Does hierarchical ranking matter to corporate innovation efficiency?

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Abstract

Purpose

This study aims to investigate whether and how corporate seniority culture (a form of high-power distance or hierarchy), a typical feature of Confucian norms, affects the corporate innovation efficiency in emerging markets.

Design/methodology/approach

This study defines and measures seniority culture through the ranking method of independent directors in company’s annual report. Unlike most companies in the USA where directors are listed alphabetically, the ranking of directors in China is meaningful and reflects hierarchy. This study considers a firm with seniority if independent directors are ranked according to their status, including age, social position and political connection. Using data from Chinese listed companies between 2009 and 2013, this study conducts multiple regressions to examine the impact of seniority on innovative efficiency.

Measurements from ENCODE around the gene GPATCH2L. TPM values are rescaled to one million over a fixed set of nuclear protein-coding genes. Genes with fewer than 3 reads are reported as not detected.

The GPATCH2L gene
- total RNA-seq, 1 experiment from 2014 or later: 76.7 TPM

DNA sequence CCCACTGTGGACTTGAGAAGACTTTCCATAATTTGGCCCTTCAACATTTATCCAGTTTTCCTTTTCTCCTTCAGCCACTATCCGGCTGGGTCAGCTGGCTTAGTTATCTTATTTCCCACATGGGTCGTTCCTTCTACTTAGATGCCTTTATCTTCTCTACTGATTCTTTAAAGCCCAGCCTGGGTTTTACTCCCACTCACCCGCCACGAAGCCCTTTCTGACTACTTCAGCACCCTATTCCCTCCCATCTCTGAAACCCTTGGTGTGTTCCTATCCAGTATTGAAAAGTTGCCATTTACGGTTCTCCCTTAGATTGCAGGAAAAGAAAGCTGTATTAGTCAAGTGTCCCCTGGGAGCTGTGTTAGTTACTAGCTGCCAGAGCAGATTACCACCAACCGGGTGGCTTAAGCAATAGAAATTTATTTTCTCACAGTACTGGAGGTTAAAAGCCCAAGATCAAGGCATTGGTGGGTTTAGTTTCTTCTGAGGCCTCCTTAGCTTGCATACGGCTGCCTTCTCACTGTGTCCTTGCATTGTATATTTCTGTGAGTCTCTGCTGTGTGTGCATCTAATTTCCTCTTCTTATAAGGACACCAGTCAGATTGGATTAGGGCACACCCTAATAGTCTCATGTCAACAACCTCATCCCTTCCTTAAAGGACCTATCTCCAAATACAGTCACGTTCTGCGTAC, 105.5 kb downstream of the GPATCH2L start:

Findings

The empirical results show that seniority culture is negatively associated with innovative efficiency. Moreover, the negative association between a corporate culture of seniority and innovative efficiency is more pronounced in firms with more male executives and knowledge-intensive firms. Further analysis reveals that seniority culture expands pay disparities among different classes, hinders their enthusiasm to communicate and ultimately damages the corporate efficiency of innovation.

Practical implications

Corporate seniority culture is an essential factor that may hinder employee communication and inhibit innovation efficiency. Therefore, companies should break the identity barrier at different levels and advocate a culture of equality to promote information exchange and knowledge sharing among employees.

Originality/value

This study extends the field of literature on the determinants of corporate innovation efficiency and deepens our theoretical understanding of the negative impact of corporate seniority culture.